11. Keipert Syndrome: Keipert Syndrome is a rare neurological disorder characterized by intellectual disability, epilepsy, and movement abnormalities. The exact cause of the condition is not well understood, and treatment focuses on symptom management and supportive care.

12. Keloids: Keloids are raised overgrowths of scar tissue that can develop after an injury or surgery. They can be itchy, painful, and aesthetically displeasing. Treatment options include corticosteroid injections, silicone gel sheets, and surgical removal, though keloids may recur after treatment.

13. Keratitis: Keratitis is an inflammation of the cornea, the transparent outer layer of the eye. It can be caused by infections, injuries, or underlying medical conditions. Timely treatment is essential to prevent complications that could lead to vision loss.

14. Keratoacanthoma: Keratoacanthoma is a benign skin tumor that resembles squamous cell carcinoma. It typically grows rapidly and may spontaneously regress over time. Treatment involves surgical removal or other therapeutic methods, depending on the tumor’s size and location.

15. Keratoconjunctivitis Sicca (Dry Eye): Keratoconjunctivitis Sicca, commonly known as Dry Eye Syndrome, is a condition where the eyes do not produce enough tears or the tears evaporate too quickly. This leads to eye discomfort, redness, and blurry vision. Management includes artificial tear drops, lifestyle changes, and addressing the underlying cause.

16. Keratoconus: Keratoconus is a progressive eye disorder that causes the cornea to thin and bulge, leading to distorted vision. It often starts during adolescence or early adulthood. Treatment options include eyeglasses, contact lenses, and in severe cases, corneal transplant surgery.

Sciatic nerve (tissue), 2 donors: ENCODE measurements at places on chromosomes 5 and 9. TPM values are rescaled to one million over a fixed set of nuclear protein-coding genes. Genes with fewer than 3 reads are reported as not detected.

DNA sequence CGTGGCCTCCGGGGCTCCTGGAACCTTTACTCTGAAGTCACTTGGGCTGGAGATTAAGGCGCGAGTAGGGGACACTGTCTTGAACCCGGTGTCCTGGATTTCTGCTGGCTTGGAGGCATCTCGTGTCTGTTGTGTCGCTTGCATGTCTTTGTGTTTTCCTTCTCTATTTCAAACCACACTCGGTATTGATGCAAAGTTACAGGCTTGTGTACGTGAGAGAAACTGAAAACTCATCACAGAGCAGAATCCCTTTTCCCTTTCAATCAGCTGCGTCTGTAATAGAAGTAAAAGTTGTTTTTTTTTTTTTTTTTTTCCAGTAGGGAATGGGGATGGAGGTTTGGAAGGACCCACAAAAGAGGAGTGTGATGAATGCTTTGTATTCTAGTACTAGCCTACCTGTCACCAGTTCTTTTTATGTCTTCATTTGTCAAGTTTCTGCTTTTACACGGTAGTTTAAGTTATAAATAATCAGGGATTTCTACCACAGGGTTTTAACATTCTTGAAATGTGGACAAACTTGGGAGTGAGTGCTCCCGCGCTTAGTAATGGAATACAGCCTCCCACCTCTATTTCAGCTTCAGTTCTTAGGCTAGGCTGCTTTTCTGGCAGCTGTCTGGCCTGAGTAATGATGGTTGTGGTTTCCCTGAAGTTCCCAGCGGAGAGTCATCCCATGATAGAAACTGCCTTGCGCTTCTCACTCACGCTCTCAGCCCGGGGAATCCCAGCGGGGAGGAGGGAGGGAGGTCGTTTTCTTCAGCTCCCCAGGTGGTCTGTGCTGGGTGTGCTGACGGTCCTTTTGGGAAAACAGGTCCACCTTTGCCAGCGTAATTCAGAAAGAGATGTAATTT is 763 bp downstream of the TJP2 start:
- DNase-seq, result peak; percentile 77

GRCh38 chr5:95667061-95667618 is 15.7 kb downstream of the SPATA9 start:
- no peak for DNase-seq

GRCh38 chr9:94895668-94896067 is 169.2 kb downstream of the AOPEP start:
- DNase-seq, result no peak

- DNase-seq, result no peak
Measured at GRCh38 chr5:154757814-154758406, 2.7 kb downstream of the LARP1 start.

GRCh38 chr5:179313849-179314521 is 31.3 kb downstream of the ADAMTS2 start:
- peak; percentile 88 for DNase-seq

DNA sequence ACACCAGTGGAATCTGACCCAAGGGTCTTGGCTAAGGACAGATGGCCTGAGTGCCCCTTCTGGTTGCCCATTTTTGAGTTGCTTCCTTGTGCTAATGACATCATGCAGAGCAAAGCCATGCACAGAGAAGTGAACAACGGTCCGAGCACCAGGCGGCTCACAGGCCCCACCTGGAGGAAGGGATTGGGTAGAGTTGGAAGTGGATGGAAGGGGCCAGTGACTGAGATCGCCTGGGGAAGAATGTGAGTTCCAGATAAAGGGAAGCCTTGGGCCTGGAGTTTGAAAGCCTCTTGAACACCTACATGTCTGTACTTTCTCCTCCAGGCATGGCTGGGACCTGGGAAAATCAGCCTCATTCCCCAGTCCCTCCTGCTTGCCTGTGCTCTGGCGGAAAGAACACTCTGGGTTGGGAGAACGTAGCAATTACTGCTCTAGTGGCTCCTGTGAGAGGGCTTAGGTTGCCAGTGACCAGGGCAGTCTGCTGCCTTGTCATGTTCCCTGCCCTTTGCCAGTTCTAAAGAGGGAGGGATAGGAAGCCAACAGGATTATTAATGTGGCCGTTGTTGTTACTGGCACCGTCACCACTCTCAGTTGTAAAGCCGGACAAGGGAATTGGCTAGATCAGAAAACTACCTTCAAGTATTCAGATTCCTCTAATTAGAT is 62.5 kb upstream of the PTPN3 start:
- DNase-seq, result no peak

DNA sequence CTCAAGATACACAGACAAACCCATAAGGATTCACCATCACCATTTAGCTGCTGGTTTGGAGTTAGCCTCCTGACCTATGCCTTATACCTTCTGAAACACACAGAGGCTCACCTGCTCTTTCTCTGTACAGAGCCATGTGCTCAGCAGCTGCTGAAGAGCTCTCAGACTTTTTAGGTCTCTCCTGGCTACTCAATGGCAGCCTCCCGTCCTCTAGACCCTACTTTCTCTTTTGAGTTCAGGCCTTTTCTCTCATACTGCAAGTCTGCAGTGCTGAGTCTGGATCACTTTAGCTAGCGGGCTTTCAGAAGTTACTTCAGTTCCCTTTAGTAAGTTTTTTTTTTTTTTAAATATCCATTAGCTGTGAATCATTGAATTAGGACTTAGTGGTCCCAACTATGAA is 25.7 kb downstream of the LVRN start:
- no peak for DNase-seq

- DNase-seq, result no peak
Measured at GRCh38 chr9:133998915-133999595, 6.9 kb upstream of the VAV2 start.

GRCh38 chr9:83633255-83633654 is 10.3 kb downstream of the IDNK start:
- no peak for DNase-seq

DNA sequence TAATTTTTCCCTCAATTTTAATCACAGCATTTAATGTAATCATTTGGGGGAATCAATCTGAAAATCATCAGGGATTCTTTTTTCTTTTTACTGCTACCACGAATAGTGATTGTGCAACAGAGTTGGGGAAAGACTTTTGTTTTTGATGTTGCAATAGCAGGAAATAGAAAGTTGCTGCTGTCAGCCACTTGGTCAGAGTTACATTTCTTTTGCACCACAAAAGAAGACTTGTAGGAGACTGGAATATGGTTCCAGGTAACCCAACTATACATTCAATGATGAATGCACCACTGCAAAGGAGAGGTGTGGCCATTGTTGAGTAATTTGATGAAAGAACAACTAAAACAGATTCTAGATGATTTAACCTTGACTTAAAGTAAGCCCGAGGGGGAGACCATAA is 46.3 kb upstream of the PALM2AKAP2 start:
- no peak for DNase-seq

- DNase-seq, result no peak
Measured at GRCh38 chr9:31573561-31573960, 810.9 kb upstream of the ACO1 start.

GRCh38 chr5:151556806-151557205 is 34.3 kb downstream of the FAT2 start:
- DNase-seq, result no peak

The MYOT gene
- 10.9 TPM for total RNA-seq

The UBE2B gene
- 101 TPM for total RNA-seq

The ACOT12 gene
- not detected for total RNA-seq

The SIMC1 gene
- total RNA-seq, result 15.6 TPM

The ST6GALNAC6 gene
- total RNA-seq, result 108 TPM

17. Keratoderma: Keratoderma refers to various skin conditions where the skin on the palms and soles becomes thickened and hyperkeratotic. It can be inherited or acquired and may require different treatment approaches based on the underlying cause.

18. Keratosis: Keratosis is a general term for skin growths that result from the overproduction of keratin, a protein in the skin. The types of keratosis include actinic keratosis (sun-related), seborrheic keratosis (non-cancerous), and others. Treatment may involve cryotherapy, topical medications, or surgical removal.

19. Keratosis Pilaris: Keratosis Pilaris is a common skin condition characterized by small, rough bumps on the skin’s surface, particularly on the upper arms and thighs. It is harmless but can be bothersome. Moisturizers and gentle exfoliation are often used to manage the condition.

20. Keutel Syndrome: Keutel Syndrome is an extremely rare genetic disorder characterized by abnormal cartilage calcification, hearing loss, and other features. Treatment primarily involves symptom management and supportive care.

21. KID Syndrome (Keratitis, Ichthyosis, Deafness Syndrome): KID Syndrome is a rare genetic disorder characterized by skin abnormalities (ichthyosis), eye inflammation (keratitis), and hearing loss (deafness). It is caused by mutations in the GJB2 gene. Management includes treating skin symptoms, addressing eye inflammation, and providing support for hearing loss.

22. Kidney Cancer: Kidney Cancer, also known as renal cell carcinoma, is a type of cancer that originates in the kidneys. Common symptoms include blood in the urine, pain in the side or lower back, and weight loss. Treatment options depend on the stage and type of kidney cancer and may include surgery, radiation, and targeted therapies.

23. Kidney Cyst: Kidney Cysts are fluid-filled sacs that can develop in the kidneys. Most kidney cysts are benign and do not require treatment unless they cause pain or other complications. In some cases, large or symptomatic cysts may be drained or surgically removed.

24. Kidney Failure: Kidney Failure, also known as End-Stage Renal Disease (ESRD), occurs when the kidneys lose their ability to filter waste products and maintain fluid and electrolyte balance. It can result from various underlying conditions, such as diabetes or hypertension. Treatment options include dialysis or kidney transplantation.

25. Kidney Infection: A Kidney Infection, also called pyelonephritis, is a severe type of urinary tract infection that affects one or both kidneys. Symptoms include fever, back pain, and frequent urination. Prompt treatment with antibiotics is essential to prevent complications and kidney damage.